**ABSTRACT:**This paper reports experiments on the shear transient response of concentrated non-Brownian suspensions. The shear viscosity of the suspensions is measured using a wide-gap Couette rheometer equipped with a Particle Image Velocimetry (PIV) device that allows measuring the velocity field. The suspensions made of PMMA particles (31$\mu$m in diameter) suspended in a Newtonian index- and density-matched liquid are transparent enough to allow an accurate measurement of the local velocity for particle concentrations as high as 50%. In the wide-gap Couette cell, the shear induced particle migration is evidenced by the measurement of the time evolution of the flow profile. A peculiar radial zone in the gap is identified where the viscosity remains constant. At this special location, the local particle volume fraction is taken to be the mean particle concentration. The local shear transient response of the suspensions when the shear flow is reversed is measured at this point where the particle volume fraction is well defined. The local rheological measurements presented here confirm the macroscopic measurements of Gadala-Maria and Acrivos (1980). After shear reversal, the viscosity undergoes a step-like reduction, decreases slower and passes through a minimum before increasing again to reach a plateau. Upon varying the particle concentration, we have been able to show that the minimum and the plateau viscosities do not obey the same scaling law with respect to the particle volume fraction. These experimental results are consistent with the scaling predicted by Mills and Snabre (2009) and with the results of numerical simulation performed on random suspensions [Sierou and Brady (2001)]. The minimum seems to be associated with the viscosity of an isotropic suspension, or at least of a suspension whose particles do not interact through non-hydrodynamic forces, while the plateau value would correspond to the viscosity of a suspension structured by the shear where the non-hydrodynamic forces play a crucial role.Journal of Rheology 04/2011; 55:835. · 3.28 Impact Factor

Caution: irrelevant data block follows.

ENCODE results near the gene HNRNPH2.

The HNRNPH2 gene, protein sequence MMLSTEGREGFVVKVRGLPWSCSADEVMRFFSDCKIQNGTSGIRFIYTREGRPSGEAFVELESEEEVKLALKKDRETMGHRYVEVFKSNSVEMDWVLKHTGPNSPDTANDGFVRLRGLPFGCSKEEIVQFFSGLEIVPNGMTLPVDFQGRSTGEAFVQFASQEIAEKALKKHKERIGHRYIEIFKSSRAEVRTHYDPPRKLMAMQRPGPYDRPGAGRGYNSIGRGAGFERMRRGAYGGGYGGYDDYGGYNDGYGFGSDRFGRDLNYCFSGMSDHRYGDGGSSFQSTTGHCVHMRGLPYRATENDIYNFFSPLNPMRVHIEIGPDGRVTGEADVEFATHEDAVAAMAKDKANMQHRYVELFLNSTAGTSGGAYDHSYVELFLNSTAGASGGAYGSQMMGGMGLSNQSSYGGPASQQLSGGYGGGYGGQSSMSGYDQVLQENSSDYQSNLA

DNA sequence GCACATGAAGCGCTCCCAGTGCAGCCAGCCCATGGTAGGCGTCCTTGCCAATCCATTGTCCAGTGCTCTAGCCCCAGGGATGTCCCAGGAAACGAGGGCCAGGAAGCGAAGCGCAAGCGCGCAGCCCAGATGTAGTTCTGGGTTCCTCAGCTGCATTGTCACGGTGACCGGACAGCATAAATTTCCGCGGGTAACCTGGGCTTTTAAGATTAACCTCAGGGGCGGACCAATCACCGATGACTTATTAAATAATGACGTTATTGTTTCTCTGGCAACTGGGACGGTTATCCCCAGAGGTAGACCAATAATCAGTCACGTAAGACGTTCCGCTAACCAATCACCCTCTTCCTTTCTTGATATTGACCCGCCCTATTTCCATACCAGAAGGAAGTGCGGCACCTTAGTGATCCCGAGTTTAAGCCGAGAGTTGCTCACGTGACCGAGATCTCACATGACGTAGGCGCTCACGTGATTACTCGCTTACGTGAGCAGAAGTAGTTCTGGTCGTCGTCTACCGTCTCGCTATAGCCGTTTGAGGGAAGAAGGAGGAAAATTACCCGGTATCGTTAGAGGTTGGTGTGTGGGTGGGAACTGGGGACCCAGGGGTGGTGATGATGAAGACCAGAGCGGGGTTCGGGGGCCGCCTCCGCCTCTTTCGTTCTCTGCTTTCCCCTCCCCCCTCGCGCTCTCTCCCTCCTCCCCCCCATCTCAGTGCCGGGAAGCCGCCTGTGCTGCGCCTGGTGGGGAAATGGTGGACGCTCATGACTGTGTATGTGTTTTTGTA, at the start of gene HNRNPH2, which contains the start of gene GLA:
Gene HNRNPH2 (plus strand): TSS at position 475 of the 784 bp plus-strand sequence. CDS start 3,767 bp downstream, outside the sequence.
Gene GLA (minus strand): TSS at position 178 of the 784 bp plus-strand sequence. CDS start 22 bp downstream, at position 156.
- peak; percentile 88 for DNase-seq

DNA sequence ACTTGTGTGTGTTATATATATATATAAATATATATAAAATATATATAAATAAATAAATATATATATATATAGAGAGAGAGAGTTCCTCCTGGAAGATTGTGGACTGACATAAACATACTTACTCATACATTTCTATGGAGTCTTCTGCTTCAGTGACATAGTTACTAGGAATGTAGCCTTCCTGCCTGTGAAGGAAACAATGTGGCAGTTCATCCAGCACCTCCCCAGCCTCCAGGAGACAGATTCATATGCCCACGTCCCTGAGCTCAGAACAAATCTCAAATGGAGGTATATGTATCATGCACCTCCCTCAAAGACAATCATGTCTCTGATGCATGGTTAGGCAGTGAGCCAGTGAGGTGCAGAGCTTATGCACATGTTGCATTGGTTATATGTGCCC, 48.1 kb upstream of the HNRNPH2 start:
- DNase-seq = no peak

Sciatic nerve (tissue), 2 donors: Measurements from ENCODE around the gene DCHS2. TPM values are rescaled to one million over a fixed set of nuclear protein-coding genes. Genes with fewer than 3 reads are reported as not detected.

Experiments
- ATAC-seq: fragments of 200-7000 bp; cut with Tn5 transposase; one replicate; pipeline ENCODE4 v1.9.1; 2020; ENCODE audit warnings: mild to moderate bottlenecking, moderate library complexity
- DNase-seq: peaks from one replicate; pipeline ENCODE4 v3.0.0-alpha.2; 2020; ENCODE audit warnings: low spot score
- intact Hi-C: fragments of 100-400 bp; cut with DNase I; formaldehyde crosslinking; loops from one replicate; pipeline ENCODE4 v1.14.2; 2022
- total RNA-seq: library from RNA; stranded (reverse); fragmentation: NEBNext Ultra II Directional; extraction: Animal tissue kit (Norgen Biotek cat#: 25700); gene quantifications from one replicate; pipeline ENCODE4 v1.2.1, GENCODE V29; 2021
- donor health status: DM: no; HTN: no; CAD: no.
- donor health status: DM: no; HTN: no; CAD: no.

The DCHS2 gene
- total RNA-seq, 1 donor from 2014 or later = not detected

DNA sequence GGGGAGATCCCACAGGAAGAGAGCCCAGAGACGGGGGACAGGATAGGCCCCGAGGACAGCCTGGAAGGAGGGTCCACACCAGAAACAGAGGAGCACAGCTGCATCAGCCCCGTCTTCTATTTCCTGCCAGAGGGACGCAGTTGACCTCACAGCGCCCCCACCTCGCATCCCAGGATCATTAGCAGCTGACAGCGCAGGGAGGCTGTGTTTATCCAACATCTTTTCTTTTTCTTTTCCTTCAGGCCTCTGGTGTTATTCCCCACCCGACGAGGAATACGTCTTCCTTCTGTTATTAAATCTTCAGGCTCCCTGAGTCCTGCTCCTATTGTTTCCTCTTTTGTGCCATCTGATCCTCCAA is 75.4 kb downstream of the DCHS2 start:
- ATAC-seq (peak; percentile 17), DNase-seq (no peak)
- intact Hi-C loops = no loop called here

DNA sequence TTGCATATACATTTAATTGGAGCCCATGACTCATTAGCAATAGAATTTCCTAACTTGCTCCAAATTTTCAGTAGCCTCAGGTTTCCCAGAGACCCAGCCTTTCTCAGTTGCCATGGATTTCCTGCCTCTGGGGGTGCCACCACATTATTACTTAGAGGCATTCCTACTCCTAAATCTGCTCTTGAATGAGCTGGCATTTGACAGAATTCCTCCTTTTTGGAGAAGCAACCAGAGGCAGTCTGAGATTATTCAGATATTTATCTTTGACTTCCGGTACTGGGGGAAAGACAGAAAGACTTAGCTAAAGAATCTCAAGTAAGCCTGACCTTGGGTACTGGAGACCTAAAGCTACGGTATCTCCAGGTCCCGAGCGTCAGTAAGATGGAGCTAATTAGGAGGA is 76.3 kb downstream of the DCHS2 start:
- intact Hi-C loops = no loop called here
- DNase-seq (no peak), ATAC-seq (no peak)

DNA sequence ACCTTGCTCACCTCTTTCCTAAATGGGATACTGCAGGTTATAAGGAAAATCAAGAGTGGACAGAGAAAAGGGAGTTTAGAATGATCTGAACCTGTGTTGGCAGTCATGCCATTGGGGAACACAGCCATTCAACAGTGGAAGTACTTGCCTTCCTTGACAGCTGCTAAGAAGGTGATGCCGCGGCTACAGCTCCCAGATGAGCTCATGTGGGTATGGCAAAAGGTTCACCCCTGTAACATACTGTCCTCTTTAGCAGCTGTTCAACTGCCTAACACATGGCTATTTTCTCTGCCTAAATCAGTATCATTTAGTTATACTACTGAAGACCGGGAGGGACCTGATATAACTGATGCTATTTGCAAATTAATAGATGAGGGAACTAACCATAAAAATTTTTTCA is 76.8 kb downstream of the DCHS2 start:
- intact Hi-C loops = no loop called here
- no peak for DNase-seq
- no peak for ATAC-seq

Page 1

FULLY COUPLED SIMULATIONS OF

NON-COLLOIDAL MONODISPERSE

SHEARED SUSPENSIONS

M. Abbas1, E. Climent1,?and O. Simonin2

1Laboratoire de Ge ´nie Chimique, Toulouse, France.

2Institut de Me ´canique des Fluides, Toulouse, France.

Abstract: In this work we investigate numerically the dynamics of sheared suspensions in the

limit of vanishingly small fluid and particle inertia. The numerical model we used is able to

handle the multi-body hydrodynamic interactions between thousands of particles embedded in

a linear shear flow. The presence of the particles is modelled by momentum source terms

spread out on a spherical envelop forcing the Stokes equations of the creeping flow. Therefore

all the velocity perturbations induced by the moving particles are simultaneously accounted for.

The statistical properties of the sheared suspensions are related to the velocity fluctuation of

the particles. We formed averages for the resulting velocity fluctuation and rotation rate tensors.

We found that the latter are highly anisotropic and that all the velocity fluctuation terms grow lin-

early with particle volume fraction. Only one off-diagonal term is found to be non zero (clearly

related to trajectory symmetry breaking induced by the non-hydrodynamic repulsion force).

We also found a strong correlation of positive/negative velocities in the shear plane, on a

time scale controlled by the shear rate (direct interaction of two particles). The time scale

required to restore uncorrelated velocity fluctuations decreases continuously as the concen-

tration increases. We calculated the shear induced self-diffusion coefficients using two different

methods and the resulting diffusion tensor appears to be anisotropic too.

The microstructure of the suspension is found to be drastically modified by particle inter-

actions. First, the probability density function of velocity fluctuations showed a transition from

exponential to Gaussian behaviour as particle concentration varies. Second, the probability of

finding close pairs while the particles move under shear flow is strongly enhanced by hydrodyn-

amic interactions when the concentration increases.

Keywords: hydrodynamic interactions; force coupling method; dynamic simulation; shear

induced self-diffusion; particle velocity fluctuations.

INTRODUCTION

Understanding the dynamics of suspended

solid particles embedded in a viscous carrying

fluid is assuming greater importance in indus-

trial applications, driven by both environ-

mental issues and optimization of operating

costs in Chemical Engineering. Liquid–solid